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2005 Key Stage 3 English SATs Shakespeare Paper Henry V (filename "ks3-english-2005-shakespeare-henry-v.pdf") includes:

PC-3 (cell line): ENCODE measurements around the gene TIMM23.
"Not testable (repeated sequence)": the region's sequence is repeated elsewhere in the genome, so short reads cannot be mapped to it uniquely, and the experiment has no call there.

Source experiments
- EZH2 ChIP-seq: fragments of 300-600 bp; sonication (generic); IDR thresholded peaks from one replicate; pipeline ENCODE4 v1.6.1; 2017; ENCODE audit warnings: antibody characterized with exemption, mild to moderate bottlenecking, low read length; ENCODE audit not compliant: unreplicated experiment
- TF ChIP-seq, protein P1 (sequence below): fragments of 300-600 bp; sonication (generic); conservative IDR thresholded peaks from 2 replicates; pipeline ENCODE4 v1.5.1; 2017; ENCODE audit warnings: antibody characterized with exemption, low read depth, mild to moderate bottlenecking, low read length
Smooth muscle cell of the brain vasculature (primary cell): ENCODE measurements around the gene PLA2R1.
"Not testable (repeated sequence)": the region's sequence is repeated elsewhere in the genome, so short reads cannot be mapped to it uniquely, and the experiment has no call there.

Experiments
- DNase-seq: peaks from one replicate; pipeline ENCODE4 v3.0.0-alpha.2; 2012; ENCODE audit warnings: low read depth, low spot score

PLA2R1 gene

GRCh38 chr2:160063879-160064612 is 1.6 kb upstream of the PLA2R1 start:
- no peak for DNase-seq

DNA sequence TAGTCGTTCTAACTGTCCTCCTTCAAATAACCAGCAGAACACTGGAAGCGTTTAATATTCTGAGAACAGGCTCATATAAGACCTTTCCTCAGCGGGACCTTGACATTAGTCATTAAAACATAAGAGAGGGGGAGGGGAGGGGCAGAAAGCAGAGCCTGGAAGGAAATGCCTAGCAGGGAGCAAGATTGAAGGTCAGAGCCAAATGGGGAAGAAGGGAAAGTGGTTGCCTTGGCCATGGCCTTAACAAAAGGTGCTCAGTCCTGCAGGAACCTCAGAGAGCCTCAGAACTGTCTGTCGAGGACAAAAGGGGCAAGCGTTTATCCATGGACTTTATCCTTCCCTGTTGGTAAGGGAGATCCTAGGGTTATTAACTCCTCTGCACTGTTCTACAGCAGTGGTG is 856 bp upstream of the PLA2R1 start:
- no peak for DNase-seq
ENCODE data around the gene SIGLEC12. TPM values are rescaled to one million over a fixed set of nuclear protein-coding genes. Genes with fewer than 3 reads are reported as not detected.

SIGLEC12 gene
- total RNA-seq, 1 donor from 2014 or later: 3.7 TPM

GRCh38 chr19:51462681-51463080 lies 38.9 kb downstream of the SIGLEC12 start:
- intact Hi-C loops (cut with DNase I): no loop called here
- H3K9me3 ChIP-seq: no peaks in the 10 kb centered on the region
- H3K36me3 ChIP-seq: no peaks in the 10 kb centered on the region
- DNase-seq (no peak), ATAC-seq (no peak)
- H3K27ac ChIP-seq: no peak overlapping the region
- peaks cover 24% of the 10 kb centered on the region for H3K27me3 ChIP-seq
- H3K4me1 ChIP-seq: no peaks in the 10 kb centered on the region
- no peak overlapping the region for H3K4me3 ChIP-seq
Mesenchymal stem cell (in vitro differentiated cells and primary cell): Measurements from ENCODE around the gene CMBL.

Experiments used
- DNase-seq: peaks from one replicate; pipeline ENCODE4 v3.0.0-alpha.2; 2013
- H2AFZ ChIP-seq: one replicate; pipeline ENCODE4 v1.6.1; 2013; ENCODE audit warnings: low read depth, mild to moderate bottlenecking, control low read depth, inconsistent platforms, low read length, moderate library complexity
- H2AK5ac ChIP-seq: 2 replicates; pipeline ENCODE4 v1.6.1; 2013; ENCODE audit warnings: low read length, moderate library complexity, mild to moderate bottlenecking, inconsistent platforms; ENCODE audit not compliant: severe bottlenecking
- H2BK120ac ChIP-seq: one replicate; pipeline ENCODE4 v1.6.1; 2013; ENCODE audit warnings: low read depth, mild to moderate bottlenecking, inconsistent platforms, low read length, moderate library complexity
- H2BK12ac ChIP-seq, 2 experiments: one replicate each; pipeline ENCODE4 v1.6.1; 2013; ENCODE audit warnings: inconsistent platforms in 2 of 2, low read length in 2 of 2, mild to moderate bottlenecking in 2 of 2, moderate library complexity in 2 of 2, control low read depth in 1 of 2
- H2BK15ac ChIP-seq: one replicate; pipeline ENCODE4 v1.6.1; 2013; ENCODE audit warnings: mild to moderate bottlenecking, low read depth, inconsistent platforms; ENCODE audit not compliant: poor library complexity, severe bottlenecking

English test En KEY STAGE 3 LEVELS Shakespeare paper: Henry V 4–7 2005 Please read this page, but do not open the booklet until your teacher tells you to start. Write your name, the name of your school and the title of the play you have studied on the cover of your answer booklet. This booklet contains one task which assesses your reading and understanding of Henry V and has 18 marks. You have 45 minutes to complete this task. QCA/05/1410 Sourced from SATs-Papers.co.uk http://www.SATs-Papers.co.uk Henry V Act 4 Scene 1, lines 96 to 160 Act 5 Scene 2, lines 118 to 163 How do these extracts explore the idea that Henry is an ordinary man as well as a king? Support your ideas by referring to both of the extracts which are printed on the following pages. 18 marks KS3/05/En/Levels 4–7/Henry V Sourced from SATs-Papers.co.uk 2 http://www.SATs-Papers.co.uk Henry V Act 4 Scene 1, lines 96 to 160 In this extract Henry is in disguise. He talks to some of his soldiers about their dangerous situation and the king’s responsibilities. KING BATES For though I speak it to you, I think the king is but a man as I am. The violet smells to him as it doth to me. The element shows to him as it doth to me. All his senses have but human conditions. His ceremonies laid by, in his nakedness he appears but a man; and though his affections are higher mounted than ours, yet when they stoop they stoop with the like wing. Therefore when he sees reason of fears as we do, his fears, out of doubt, be of the same relish as ours are. Yet in reason no man should possess him with any appearance of fear, lest he by showing it should dishearten his army. 100 105 He may show what outward courage he will, but I believe, as cold a night as ’tis, he could wish himself in Thames up to the neck. And so I would he were, and I by him, at all adventures, so we were quit here. KING By my troth, I will speak my conscience of the king. I think he would not wish himself anywhere but where he is. BATES Then I would he were here alone. So should he be sure to be ransomed and a-many poor men’s lives saved. KING I dare say you love him not so ill to wish him here alone, howsoever you speak this to feel other men’s minds. Methinks I could not die anywhere so contented as in the king’s company, his cause being just and his quarrel honorable. WILLIAMS That’s more than we know. BATES Ay, or more than we should seek after, for we know enough if we know we are the king’s subjects. If his cause be wrong our obedience to the king wipes the crime of it out of us. WILLIAMS But if the cause be not good the king himself hath a heavy reckoning to make, when all those legs and arms and heads chopped off in a battle shall join together at the latter day and cry all ‘We died at such a place’, some swearing, some crying for a surgeon, some upon their wives left poor behind them, some upon the debts they owe, some upon their children rawly left. I am afeard there are few die well that die in a battle, for how can they charitably dispose of anything when blood is 110 KS3/05/En/Levels 4–7/Henry V Sourced from SATs-Papers.co.uk 115 120 125 130 Turn over 3 http://www.SATs-Papers.co.uk their argument? Now if these men do not die well it will be a black matter for the king that led them to it, who to disobey were against all proportion of subjection. KING So if a son that is by his father sent about merchandise do sinfully miscarry upon the sea, the imputation of his wickedness, by your rule, should be imposed upon his father that sent him. Or if a servant, under his master’s command transporting a sum of money, be assailed by robbers and die in many irreconciled iniquities, you may call the business of the master the author of the servant’s damnation. But this is not so. The king is not bound to answer the particular endings of his soldiers, the father of his son, nor the master of his servant, for they purpose not their death when they purpose their services. Besides, there is no king, be his cause never so spotless, if it come to the arbitrament of swords can try it out with all unspotted soldiers. Some, peradventure, have on them the guilt of premeditated and contrived murder, some of beguiling virgins with the broken seals of perjury, some, making the wars their bulwark, that have before gored the gentle bosom of peace with pillage and robbery. Now, if these men have defeated the law and outrun native punishment, though they can outstrip men they have no wings to fly from God. War is His beadle, war is His vengeance, so that here men are punished for before-breach of the king’s laws in now the king’s quarrel. Where they feared the death they have borne life away, and where they would be safe they perish. Then, if they die unprovided, no more is the king guilty of their damnation than he was before guilty of those impieties for the which they are now visited. Every subject’s duty is the king’s, but every subject’s soul is his own. 135 140 145 150 155 160 Act 5 Scene 2, lines 118 to 163 In this extract, Henry tries to persuade Katherine to marry him. KING I’faith, Kate, my wooing is fit for thy understanding. I am glad thou canst speak no better English, for if thou couldst thou wouldst find me such a plain king that thou wouldst think I had sold my farm to buy my crown. I know no ways to mince it in love, but directly to say ‘I love you’. Then if you urge me farther than to say ‘Do you in faith?’, I wear out my suit. Give me your answer, i’faith do, and so clap hands and a bargain. How say you, lady? KATHERINE Sauf votre honneur, me understand well. KING Marry, if you would put me to verses, or to dance for your sake, Kate, why, you undid me. For the one I have neither KS3/05/En/Levels 4–7/Henry V Sourced from SATs-Papers.co.uk 4 http://www.SATs-Papers.co.uk 120 125 words nor measure, and for the other I have no strength in measure, yet a reasonable measure in strength. If I could win a lady at leapfrog, or by vaulting into my saddle with my armour on my back, under the correction of bragging be it spoken I should quickly leap into a wife. Or if I might buffet for my love or bound my horse for her favours I could lay on like a butcher and sit like a jackanapes, never off. But before God, Kate, I cannot look greenly, nor gasp out my eloquence, nor I have no cunning in protestation, only downright oaths, which I never use till urged, nor never break for urging. If thou canst love a fellow of this temper, Kate, whose face is not worth sunburning, that never looks in his glass for love of anything he sees there, let thine eye be thy cook. I speak to thee plain soldier. If thou canst love me for this, take me. If not, to say to thee that I shall die is true, but for thy love, by the Lord, no. Yet I love thee too. And while thou livest, dear Kate, take a fellow of plain and uncoined constancy, for he perforce must do thee right, because he hath not the gift to woo in other places. For these fellows of infinite tongue that can rhyme themselves into ladies’ favours, they do always reason themselves out again. What? A speaker is but a prater, a rhyme is but a ballad, a good leg will fall, a straight back will stoop, a black beard will turn white, a curled pate will grow bald, a fair face will wither, a full eye will wax hollow – but a good heart, Kate, is the sun and the moon, or rather the sun and not the moon, for it shines bright and never changes, but keeps his course truly. If thou would have such a one, take me. And take me, take a soldier. Take a soldier, take a king. And what sayest thou then to my love? Speak, my fair, and fairly, I pray thee. KATHERINE No, it is not possible you should love the enemy of France, Kate. But in loving me you should love the friend of France, for I love France so well that I will not part with a village of it. I will have it all mine; and, Kate, when France is mine and I am yours, then yours is France, and you are mine. 135 140 145 150 155 Is it possible dat I sould love de ennemi of France? KING 130 END OF TEST KS3/05/En/Levels 4–7/Henry V Sourced from SATs-Papers.co.uk 5 http://www.SATs-Papers.co.uk 160 Sourced from SATs-Papers.co.uk © Qualifications and Curriculum Authority 2005 QCA, Key Stage 3 Team, 83 Piccadilly, London W1J 8QA 264713 http://www.SATs-Papers.co.uk